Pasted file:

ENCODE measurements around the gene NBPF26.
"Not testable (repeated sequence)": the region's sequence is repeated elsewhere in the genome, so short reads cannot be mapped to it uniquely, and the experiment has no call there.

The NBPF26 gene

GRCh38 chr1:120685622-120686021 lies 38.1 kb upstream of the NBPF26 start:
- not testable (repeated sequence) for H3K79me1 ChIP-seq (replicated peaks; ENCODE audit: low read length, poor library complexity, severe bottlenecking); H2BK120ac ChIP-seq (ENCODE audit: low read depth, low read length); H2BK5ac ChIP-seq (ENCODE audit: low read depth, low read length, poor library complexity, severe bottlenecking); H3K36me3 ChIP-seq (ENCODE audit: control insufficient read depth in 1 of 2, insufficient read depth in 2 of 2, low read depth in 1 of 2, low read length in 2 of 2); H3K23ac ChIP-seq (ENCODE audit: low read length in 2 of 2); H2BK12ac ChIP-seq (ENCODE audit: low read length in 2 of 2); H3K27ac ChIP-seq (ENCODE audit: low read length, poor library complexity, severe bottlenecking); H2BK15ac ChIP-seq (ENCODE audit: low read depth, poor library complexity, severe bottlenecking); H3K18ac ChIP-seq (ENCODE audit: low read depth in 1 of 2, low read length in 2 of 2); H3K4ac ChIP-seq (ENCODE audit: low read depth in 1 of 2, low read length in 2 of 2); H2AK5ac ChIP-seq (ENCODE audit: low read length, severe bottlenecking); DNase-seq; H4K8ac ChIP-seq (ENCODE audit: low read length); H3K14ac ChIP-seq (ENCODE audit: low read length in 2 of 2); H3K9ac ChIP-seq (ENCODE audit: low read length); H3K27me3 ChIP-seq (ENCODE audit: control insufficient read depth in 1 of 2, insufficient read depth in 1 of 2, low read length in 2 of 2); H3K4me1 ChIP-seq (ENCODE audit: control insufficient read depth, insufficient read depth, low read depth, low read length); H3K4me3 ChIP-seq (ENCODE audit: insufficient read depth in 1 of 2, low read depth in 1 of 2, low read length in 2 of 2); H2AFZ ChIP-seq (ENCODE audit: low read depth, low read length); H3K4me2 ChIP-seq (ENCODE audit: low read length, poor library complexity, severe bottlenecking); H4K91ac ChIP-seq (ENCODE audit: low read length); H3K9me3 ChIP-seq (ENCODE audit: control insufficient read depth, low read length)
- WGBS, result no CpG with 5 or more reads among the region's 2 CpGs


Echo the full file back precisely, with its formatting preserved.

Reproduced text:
ENCODE measurements around the gene NBPF26.
"Not testable (repeated sequence)": the region's sequence is repeated elsewhere in the genome, so short reads cannot be mapped to it uniquely, and the experiment has no call there.

The NBPF26 gene

GRCh38 chr1:120685622-120686021 lies 38.1 kb upstream of the NBPF26 start:
- not testable (repeated sequence) for H3K79me1 ChIP-seq (replicated peaks; ENCODE audit: low read length, poor library complexity, severe bottlenecking); H2BK120ac ChIP-seq (ENCODE audit: low read depth, low read length); H2BK5ac ChIP-seq (ENCODE audit: low read depth, low read length, poor library complexity, severe bottlenecking); H3K36me3 ChIP-seq (ENCODE audit: control insufficient read depth in 1 of 2, insufficient read depth in 2 of 2, low read depth in 1 of 2, low read length in 2 of 2); H3K23ac ChIP-seq (ENCODE audit: low read length in 2 of 2); H2BK12ac ChIP-seq (ENCODE audit: low read length in 2 of 2); H3K27ac ChIP-seq (ENCODE audit: low read length, poor library complexity, severe bottlenecking); H2BK15ac ChIP-seq (ENCODE audit: low read depth, poor library complexity, severe bottlenecking); H3K18ac ChIP-seq (ENCODE audit: low read depth in 1 of 2, low read length in 2 of 2); H3K4ac ChIP-seq (ENCODE audit: low read depth in 1 of 2, low read length in 2 of 2); H2AK5ac ChIP-seq (ENCODE audit: low read length, severe bottlenecking); DNase-seq; H4K8ac ChIP-seq (ENCODE audit: low read length); H3K14ac ChIP-seq (ENCODE audit: low read length in 2 of 2); H3K9ac ChIP-seq (ENCODE audit: low read length); H3K27me3 ChIP-seq (ENCODE audit: control insufficient read depth in 1 of 2, insufficient read depth in 1 of 2, low read length in 2 of 2); H3K4me1 ChIP-seq (ENCODE audit: control insufficient read depth, insufficient read depth, low read depth, low read length); H3K4me3 ChIP-seq (ENCODE audit: insufficient read depth in 1 of 2, low read depth in 1 of 2, low read length in 2 of 2); H2AFZ ChIP-seq (ENCODE audit: low read depth, low read length); H3K4me2 ChIP-seq (ENCODE audit: low read length, poor library complexity, severe bottlenecking); H4K91ac ChIP-seq (ENCODE audit: low read length); H3K9me3 ChIP-seq (ENCODE audit: control insufficient read depth, low read length)
- WGBS, result no CpG with 5 or more reads among the region's 2 CpGs